HAU
Comparison against theory, context without concept

This work is licensed under the Creative Commons | © Stephan Feuchtwang. ISSN 2049-1115 (Online). DOI: http://dx.doi.org/10.14318/hau7.1.038

Book SYMPOSIUM

Comparison against theory, context without concept

Stephan FEUCHTWANG, London School of Economics

Comment on van der Veer, Peter. 2016. The value of comparison. Durham, NC: Duke University Press.

From 2006, Peter van de Veer was the external examiner for three years on a new Master’s degree course that I had designed and now taught, called “China in Comparative Perspective.” He was ideally and rarely qualified because he had begun his studies of China, had two books out on religious nationalism based on fieldwork in India, and had chapters and edited books on religion and nationalism in Britain as well as in India. The course, like his book, is an open challenge to every centrism, Euro, Sino, Indo, American. It challenges every exceptionalism. The course is organized around topical themes that are theorized in more than one way and stand as a preparation to modify the theories and concepts introduced, and to use the modified analytical concepts in thinking about and presenting Chinese realities. (A book closely based on the course, written by Hans Steinmuller and me, has been published this year by World Scientific Press).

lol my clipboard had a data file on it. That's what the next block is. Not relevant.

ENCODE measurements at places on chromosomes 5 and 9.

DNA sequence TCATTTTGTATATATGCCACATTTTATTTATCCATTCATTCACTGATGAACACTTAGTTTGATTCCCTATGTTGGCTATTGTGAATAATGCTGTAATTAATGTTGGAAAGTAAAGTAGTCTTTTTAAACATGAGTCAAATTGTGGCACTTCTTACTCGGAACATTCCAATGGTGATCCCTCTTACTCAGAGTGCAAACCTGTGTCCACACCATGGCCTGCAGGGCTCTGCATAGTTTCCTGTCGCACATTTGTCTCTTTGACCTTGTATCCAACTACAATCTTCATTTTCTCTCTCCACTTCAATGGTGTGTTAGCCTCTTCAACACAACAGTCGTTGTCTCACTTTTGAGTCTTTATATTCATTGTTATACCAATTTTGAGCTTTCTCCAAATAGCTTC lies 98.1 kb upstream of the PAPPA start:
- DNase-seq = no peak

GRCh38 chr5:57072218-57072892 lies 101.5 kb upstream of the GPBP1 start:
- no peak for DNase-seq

The value of comparison (2016) is also organized around themes, one per chapter: money and market, the Muslim as stranger, iconoclasm and the after images of what it destroys, the Southeast Asian mountain massif between India and China, and care and the alleviation (or not) of poverty. Every one of these chapter topics are of course theorized, and the theories challenged by each other, but the comparisons that engage Peter van der Veer are quite specifically not about theory. Indeed the book is notably against theory, where theory is an attempt to generalize. It is not even about the use of comparison for the development of analytic concepts able to account for the differences that comparisons lay bare. The drive is rather to refute any generalization and to challenge any concept, be it of nation-states or of religious ritual, although it is impossible not to refer and use such concepts before [530]and while knocking them. And the comparisons do produce some hard-hitting points, such as a reminder of the importance of caste (or rather outcaste-ing) in the perpetuation of poverty in India, compared with China.